Millennials have jumped on board the "green" bandwagon. They may not be environmentalists per se, but they are definitely raising their environmental standards. A report by Walden University found that 81 percent of adults worldwide prefer to purchase products or services from companies that demonstrate environmental responsibility. Manufacturers should take this as a wake-up call and start reevaluating their sustainability efforts.
More than just a cultural connection, manufacturers who restructure their processes and properties with sustainability in mind also stand to achieve significant savings. Many of these eco-minded changes involve operational shifts to reduce an organization’s environmental footprint, but others are best realized through changes in manufacturers’ facilities themselves.
Picking a Green Location
Facility location is often overlooked as something that impacts an organization’s environmental footprint, but it actually plays a key role. Facilities farther away from consumer markets incur higher transportation fees—taking a toll on both the environment and production expenses. It’s also important to note how goods are being transported. Trucking is usually the go-to transportation method for last-mile delivery. While it may be practical, it’s an expensive choice—especially for long-distance deliveries. In fact, trucks consume twelve times more energy than rail and end up costing thirteen times as much in fees. Needless to say, manufacturers looking to become more sustainable and reduce costs should consider relocating or altering their transportation hubs.
Truth is, not all manufacturers have the option to locate close to their target market. Their customers may span across states and even countries, so such a move would not make much financial or environmental sense. Instead, these organizations should try locating their facilities in transportation-advantaged areas. These types of locations allow manufacturers to construct intermodal strategies, which offer greater shipping flexibility and agility. Multiple shipping methods including truck, rail, air, and even maritime give organizations a leg up as they are able to streamline operations and reduce their environmental impact.
Although trading expediency for energy efficiency seems like a downfall, millennials are willing to wait. According to a recent study by West Monroe Partners, 82 percent of 18 to 25 year-old consumers would wait longer for sustainably delivered products, more than any other age demographic.
Benefits of Going Green
Relocation is important to consider, but manufacturers should also think about the facilities themselves and where they fall on the sustainability scale. A LEED-certifiable property gives organizations a sustainable credibility boost. Last November, the U.S. Green Building Council updated the LEED program, simplifying the certification process and including more accommodations for industrial real estate projects. These certifications are on their way to becoming the norm, as the amount of LEED certified buildings in industrial manufacturing jumped from 198 facilities in 2010 to almost 1,400 facilities in 2014.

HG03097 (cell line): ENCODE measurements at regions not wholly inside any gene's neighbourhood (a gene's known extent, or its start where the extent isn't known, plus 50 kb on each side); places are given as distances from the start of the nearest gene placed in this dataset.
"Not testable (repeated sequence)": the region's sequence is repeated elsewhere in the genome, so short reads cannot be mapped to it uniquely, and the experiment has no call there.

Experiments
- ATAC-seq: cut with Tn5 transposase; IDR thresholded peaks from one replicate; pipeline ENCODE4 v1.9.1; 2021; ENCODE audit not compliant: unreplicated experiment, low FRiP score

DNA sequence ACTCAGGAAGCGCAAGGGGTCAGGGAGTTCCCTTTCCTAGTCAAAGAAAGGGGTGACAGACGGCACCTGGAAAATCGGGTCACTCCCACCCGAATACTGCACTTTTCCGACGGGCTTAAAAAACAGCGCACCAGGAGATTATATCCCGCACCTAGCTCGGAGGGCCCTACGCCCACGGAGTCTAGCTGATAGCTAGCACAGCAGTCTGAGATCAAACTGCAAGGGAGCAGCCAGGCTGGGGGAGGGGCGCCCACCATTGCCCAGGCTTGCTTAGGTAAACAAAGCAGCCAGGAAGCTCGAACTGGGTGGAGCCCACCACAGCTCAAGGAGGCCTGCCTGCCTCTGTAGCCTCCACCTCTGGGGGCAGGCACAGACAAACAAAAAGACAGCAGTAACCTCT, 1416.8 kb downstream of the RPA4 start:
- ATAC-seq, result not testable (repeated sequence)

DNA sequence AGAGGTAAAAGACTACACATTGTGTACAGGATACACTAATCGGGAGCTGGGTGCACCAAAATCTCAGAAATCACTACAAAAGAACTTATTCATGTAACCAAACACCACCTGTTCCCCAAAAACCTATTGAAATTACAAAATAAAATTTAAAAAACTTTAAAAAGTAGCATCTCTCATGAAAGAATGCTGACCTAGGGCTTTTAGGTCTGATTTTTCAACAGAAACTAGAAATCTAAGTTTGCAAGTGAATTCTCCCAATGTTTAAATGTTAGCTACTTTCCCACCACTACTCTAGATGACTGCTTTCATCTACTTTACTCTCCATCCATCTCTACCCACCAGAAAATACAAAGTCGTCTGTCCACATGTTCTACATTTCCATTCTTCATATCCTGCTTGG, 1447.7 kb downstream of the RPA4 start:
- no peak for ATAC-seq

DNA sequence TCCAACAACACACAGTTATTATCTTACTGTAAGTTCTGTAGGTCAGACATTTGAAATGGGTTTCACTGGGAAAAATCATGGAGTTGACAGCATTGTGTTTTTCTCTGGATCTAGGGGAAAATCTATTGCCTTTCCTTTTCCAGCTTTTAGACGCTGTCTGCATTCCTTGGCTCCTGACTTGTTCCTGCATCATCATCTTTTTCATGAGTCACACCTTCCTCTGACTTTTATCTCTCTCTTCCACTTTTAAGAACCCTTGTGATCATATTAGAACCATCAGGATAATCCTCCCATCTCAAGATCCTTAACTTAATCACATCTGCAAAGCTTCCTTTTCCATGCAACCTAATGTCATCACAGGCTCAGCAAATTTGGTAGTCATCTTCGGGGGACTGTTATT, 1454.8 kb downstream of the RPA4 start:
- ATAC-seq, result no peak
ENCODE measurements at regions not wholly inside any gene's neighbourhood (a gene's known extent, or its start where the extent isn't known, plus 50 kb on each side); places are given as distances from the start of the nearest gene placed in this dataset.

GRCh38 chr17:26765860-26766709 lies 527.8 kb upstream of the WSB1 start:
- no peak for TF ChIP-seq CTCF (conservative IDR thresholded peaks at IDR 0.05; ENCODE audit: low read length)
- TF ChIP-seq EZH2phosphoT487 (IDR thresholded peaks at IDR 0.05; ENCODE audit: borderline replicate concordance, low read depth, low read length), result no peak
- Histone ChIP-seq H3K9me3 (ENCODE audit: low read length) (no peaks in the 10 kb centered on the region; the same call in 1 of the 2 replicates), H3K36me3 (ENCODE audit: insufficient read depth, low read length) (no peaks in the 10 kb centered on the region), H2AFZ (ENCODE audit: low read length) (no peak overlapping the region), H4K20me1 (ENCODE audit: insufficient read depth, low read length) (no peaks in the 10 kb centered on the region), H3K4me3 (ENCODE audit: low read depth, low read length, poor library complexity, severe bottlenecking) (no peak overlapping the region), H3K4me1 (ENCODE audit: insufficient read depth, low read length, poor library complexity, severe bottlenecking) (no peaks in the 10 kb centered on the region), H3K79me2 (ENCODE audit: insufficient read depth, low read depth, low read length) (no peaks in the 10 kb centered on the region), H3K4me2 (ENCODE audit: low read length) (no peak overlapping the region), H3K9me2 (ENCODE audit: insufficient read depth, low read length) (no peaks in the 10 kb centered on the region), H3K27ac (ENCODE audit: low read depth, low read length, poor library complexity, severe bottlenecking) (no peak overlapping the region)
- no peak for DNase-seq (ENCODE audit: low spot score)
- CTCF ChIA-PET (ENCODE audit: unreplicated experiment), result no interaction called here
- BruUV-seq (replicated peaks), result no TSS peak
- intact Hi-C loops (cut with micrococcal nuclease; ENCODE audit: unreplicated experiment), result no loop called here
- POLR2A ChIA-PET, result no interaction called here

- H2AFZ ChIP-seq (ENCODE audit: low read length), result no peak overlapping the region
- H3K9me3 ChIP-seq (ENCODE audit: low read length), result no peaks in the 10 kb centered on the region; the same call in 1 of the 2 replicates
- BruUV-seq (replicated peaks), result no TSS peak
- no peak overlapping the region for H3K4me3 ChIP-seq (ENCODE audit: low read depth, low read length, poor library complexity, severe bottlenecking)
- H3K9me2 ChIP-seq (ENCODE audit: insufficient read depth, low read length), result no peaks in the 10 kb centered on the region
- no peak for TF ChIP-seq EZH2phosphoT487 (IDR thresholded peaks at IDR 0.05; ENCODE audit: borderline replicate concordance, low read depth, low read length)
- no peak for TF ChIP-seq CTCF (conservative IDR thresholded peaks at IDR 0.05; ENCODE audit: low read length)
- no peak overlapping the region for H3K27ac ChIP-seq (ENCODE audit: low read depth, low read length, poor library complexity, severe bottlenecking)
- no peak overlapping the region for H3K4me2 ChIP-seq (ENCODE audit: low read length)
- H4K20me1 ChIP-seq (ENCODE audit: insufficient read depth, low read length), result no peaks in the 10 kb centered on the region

Gaining millennial attention isn’t the only reason to go green. Many manufacturers have found that integrating sustainable practices is also good for business. Efforts to reduce energy use, cut waste and promote efficiency translate clearly into long-term benefits for manufacturers. A recent study by the U.S Green Building Council study found that LEED certified buildings average a 28 percent savings in energy costs compared to a baseline facility. When scaled for total energy consumption over time, the resources dedicated to developing green buildings represent a significant investment toward reducing an organization’s future footprint and costs. Further, cutting down on energy usage can also help mitigate the impact of energy price fluctuations on their operations.
Sustainable Business is the Way to Go
Developing a sustainable supply chain will only become more important for manufactures looking to increase millennial loyalty and positively influence their bottom line. Organizations closer to their target market can ship more efficiently while reducing their environmental impact and those near transportation hubs can take advantage of intermodal networks to deliver goods more sustainably. Gen Y customers may be unpredictable at times, but their commitment to the environment is clear. Accommodating the sustainability trend will not only help organizations attract and retain millennial customers, but it will also help them gain a competitive edge for decades to come.
John Lass is a Vice President of Development at industrial real estate firm CenterPoint Properties.